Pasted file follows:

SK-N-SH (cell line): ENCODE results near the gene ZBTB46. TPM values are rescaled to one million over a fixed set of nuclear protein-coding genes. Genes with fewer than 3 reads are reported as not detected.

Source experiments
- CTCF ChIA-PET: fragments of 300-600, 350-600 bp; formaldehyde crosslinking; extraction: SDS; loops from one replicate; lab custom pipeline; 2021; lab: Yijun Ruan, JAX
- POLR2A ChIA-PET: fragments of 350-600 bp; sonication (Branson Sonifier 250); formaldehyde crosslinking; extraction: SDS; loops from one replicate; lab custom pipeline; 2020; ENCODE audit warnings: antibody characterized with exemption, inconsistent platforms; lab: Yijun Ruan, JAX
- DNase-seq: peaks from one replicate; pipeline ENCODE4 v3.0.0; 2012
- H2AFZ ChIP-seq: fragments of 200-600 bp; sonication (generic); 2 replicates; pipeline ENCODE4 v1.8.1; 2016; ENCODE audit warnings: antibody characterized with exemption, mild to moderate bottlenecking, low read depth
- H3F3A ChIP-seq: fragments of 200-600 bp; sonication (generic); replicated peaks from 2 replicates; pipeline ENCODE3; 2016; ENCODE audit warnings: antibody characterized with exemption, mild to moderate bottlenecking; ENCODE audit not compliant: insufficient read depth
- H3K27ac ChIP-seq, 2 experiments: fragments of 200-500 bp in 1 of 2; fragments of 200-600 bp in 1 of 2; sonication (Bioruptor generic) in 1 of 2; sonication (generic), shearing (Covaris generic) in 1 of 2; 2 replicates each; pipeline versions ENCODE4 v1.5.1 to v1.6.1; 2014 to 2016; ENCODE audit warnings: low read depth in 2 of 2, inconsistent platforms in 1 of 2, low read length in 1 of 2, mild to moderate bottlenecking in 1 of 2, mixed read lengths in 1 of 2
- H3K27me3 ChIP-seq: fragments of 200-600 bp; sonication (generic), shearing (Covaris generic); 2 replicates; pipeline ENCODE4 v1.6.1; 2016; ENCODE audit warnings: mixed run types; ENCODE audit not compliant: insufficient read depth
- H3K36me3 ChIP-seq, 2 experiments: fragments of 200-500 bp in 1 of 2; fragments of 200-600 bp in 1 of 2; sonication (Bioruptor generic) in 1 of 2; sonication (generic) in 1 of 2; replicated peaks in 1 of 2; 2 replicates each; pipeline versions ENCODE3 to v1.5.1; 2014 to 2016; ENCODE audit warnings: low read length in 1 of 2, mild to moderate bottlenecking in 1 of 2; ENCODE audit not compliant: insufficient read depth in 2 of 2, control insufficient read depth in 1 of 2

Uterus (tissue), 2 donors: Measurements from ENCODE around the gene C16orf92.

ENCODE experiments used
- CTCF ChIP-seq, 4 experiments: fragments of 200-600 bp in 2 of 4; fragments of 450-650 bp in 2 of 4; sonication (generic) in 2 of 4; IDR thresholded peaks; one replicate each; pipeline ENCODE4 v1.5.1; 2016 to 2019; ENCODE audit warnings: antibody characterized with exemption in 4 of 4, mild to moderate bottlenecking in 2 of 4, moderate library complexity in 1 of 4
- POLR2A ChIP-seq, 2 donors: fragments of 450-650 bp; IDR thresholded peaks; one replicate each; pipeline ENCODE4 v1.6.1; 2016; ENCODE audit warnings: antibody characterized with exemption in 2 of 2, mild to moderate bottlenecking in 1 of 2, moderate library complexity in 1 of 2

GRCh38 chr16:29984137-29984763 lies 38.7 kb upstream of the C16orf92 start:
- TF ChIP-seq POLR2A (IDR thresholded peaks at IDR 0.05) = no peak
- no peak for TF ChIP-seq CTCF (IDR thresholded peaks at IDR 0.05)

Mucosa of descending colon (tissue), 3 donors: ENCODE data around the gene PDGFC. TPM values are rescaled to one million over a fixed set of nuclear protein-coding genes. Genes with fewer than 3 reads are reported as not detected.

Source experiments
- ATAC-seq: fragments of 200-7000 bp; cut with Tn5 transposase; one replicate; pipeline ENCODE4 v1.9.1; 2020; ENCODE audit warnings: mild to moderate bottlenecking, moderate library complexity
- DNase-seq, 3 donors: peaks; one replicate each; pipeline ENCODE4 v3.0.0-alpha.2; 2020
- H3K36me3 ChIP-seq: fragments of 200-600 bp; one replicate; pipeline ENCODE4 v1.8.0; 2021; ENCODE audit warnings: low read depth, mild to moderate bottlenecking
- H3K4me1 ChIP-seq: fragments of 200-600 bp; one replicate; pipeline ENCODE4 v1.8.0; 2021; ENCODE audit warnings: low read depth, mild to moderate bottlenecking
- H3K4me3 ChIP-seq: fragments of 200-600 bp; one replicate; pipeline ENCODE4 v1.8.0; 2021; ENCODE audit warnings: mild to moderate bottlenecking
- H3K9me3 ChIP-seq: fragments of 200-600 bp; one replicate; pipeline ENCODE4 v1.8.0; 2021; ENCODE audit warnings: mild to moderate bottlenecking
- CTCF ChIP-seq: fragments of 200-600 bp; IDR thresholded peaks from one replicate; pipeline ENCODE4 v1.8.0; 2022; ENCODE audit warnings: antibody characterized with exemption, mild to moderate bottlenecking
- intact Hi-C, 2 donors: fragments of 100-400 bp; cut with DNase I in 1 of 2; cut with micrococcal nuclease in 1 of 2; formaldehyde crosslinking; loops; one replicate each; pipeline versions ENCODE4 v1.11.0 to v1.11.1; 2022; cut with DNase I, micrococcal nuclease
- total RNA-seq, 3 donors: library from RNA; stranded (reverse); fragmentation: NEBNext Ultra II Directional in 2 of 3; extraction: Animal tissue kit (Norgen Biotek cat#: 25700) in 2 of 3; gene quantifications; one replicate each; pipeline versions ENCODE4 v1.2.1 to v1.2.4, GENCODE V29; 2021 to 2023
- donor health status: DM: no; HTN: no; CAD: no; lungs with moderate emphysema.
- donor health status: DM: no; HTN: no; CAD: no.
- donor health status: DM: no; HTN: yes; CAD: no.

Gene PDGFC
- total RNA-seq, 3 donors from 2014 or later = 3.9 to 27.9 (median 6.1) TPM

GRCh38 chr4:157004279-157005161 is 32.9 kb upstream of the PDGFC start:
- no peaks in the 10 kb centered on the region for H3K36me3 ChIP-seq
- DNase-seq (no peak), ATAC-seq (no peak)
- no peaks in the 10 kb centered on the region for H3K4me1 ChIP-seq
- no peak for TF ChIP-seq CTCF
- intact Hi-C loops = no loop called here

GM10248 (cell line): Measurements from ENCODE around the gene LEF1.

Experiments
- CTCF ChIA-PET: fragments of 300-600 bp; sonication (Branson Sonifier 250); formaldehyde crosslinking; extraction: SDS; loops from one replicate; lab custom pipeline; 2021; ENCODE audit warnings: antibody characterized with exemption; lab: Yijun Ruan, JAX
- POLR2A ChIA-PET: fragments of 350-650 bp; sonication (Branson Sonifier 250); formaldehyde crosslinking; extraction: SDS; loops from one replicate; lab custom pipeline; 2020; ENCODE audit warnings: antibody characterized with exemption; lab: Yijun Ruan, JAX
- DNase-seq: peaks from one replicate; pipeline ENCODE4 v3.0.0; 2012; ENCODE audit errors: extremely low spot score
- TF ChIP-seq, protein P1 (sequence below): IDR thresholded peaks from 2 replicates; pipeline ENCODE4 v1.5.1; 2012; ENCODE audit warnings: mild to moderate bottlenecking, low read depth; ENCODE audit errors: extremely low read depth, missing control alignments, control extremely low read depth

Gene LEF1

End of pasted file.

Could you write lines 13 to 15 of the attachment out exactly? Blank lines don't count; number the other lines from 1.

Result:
- CTCF ChIP-seq, 4 experiments: fragments of 200-600 bp in 2 of 4; fragments of 450-650 bp in 2 of 4; sonication (generic) in 2 of 4; IDR thresholded peaks; one replicate each; pipeline ENCODE4 v1.5.1; 2016 to 2019; ENCODE audit warnings: antibody characterized with exemption in 4 of 4, mild to moderate bottlenecking in 2 of 4, moderate library complexity in 1 of 4
- POLR2A ChIP-seq, 2 donors: fragments of 450-650 bp; IDR thresholded peaks; one replicate each; pipeline ENCODE4 v1.6.1; 2016; ENCODE audit warnings: antibody characterized with exemption in 2 of 2, mild to moderate bottlenecking in 1 of 2, moderate library complexity in 1 of 2

GRCh38 chr16:29984137-29984763 lies 38.7 kb upstream of the C16orf92 start: